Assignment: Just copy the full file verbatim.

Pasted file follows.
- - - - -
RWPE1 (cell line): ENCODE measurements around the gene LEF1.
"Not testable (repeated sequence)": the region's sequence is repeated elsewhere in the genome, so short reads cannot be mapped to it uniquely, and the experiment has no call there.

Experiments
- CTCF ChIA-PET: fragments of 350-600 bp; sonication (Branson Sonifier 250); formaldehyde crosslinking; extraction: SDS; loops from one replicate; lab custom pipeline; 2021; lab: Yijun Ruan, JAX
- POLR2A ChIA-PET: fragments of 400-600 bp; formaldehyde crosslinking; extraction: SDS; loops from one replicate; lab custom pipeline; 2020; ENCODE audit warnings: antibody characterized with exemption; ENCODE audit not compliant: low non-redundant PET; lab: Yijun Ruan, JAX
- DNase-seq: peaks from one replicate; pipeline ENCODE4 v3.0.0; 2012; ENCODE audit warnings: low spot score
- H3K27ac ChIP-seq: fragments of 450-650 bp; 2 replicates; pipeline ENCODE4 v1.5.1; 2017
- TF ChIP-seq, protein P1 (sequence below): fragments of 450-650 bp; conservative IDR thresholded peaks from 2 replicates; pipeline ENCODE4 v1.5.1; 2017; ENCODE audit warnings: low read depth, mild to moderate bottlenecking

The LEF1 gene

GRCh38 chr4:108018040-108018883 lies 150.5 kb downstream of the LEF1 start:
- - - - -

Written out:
RWPE1 (cell line): ENCODE measurements around the gene LEF1.
"Not testable (repeated sequence)": the region's sequence is repeated elsewhere in the genome, so short reads cannot be mapped to it uniquely, and the experiment has no call there.

Experiments
- CTCF ChIA-PET: fragments of 350-600 bp; sonication (Branson Sonifier 250); formaldehyde crosslinking; extraction: SDS; loops from one replicate; lab custom pipeline; 2021; lab: Yijun Ruan, JAX
- POLR2A ChIA-PET: fragments of 400-600 bp; formaldehyde crosslinking; extraction: SDS; loops from one replicate; lab custom pipeline; 2020; ENCODE audit warnings: antibody characterized with exemption; ENCODE audit not compliant: low non-redundant PET; lab: Yijun Ruan, JAX
- DNase-seq: peaks from one replicate; pipeline ENCODE4 v3.0.0; 2012; ENCODE audit warnings: low spot score
- H3K27ac ChIP-seq: fragments of 450-650 bp; 2 replicates; pipeline ENCODE4 v1.5.1; 2017
- TF ChIP-seq, protein P1 (sequence below): fragments of 450-650 bp; conservative IDR thresholded peaks from 2 replicates; pipeline ENCODE4 v1.5.1; 2017; ENCODE audit warnings: low read depth, mild to moderate bottlenecking

The LEF1 gene

GRCh38 chr4:108018040-108018883 lies 150.5 kb downstream of the LEF1 start: